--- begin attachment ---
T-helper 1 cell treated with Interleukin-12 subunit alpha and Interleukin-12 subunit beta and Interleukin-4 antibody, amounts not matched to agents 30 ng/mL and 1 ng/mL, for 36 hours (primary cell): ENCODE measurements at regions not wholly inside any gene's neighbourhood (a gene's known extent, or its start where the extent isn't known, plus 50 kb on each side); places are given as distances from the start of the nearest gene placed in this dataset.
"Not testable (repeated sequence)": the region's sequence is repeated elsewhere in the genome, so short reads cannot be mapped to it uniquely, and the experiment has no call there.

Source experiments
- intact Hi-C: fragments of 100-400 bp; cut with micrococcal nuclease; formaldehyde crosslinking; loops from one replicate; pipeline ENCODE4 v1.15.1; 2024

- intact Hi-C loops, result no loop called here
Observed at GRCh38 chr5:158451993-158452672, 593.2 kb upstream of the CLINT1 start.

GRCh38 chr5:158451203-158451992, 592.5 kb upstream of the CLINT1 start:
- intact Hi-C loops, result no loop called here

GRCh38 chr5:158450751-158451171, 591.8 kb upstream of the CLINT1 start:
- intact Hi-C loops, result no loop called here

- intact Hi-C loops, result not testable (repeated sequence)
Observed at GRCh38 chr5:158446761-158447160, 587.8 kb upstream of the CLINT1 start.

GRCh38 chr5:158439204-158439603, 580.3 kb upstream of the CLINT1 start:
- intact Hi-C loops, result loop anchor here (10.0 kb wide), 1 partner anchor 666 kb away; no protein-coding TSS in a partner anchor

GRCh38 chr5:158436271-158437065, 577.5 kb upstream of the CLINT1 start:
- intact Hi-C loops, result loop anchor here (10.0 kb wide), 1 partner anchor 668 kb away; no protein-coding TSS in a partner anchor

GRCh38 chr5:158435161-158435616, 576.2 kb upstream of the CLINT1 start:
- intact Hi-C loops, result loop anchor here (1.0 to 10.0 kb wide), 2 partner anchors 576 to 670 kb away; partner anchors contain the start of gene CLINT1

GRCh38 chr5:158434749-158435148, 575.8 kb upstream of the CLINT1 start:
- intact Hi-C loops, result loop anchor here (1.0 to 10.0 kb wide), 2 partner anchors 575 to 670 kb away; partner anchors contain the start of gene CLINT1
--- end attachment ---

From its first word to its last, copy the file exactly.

T-helper 1 cell treated with Interleukin-12 subunit alpha and Interleukin-12 subunit beta and Interleukin-4 antibody, amounts not matched to agents 30 ng/mL and 1 ng/mL, for 36 hours (primary cell): ENCODE measurements at regions not wholly inside any gene's neighbourhood (a gene's known extent, or its start where the extent isn't known, plus 50 kb on each side); places are given as distances from the start of the nearest gene placed in this dataset.
"Not testable (repeated sequence)": the region's sequence is repeated elsewhere in the genome, so short reads cannot be mapped to it uniquely, and the experiment has no call there.

Source experiments
- intact Hi-C: fragments of 100-400 bp; cut with micrococcal nuclease; formaldehyde crosslinking; loops from one replicate; pipeline ENCODE4 v1.15.1; 2024

- intact Hi-C loops, result no loop called here
Observed at GRCh38 chr5:158451993-158452672, 593.2 kb upstream of the CLINT1 start.

GRCh38 chr5:158451203-158451992, 592.5 kb upstream of the CLINT1 start:
- intact Hi-C loops, result no loop called here

GRCh38 chr5:158450751-158451171, 591.8 kb upstream of the CLINT1 start:
- intact Hi-C loops, result no loop called here

- intact Hi-C loops, result not testable (repeated sequence)
Observed at GRCh38 chr5:158446761-158447160, 587.8 kb upstream of the CLINT1 start.

GRCh38 chr5:158439204-158439603, 580.3 kb upstream of the CLINT1 start:
- intact Hi-C loops, result loop anchor here (10.0 kb wide), 1 partner anchor 666 kb away; no protein-coding TSS in a partner anchor

GRCh38 chr5:158436271-158437065, 577.5 kb upstream of the CLINT1 start:
- intact Hi-C loops, result loop anchor here (10.0 kb wide), 1 partner anchor 668 kb away; no protein-coding TSS in a partner anchor

GRCh38 chr5:158435161-158435616, 576.2 kb upstream of the CLINT1 start:
- intact Hi-C loops, result loop anchor here (1.0 to 10.0 kb wide), 2 partner anchors 576 to 670 kb away; partner anchors contain the start of gene CLINT1

GRCh38 chr5:158434749-158435148, 575.8 kb upstream of the CLINT1 start:
- intact Hi-C loops, result loop anchor here (1.0 to 10.0 kb wide), 2 partner anchors 575 to 670 kb away; partner anchors contain the start of gene CLINT1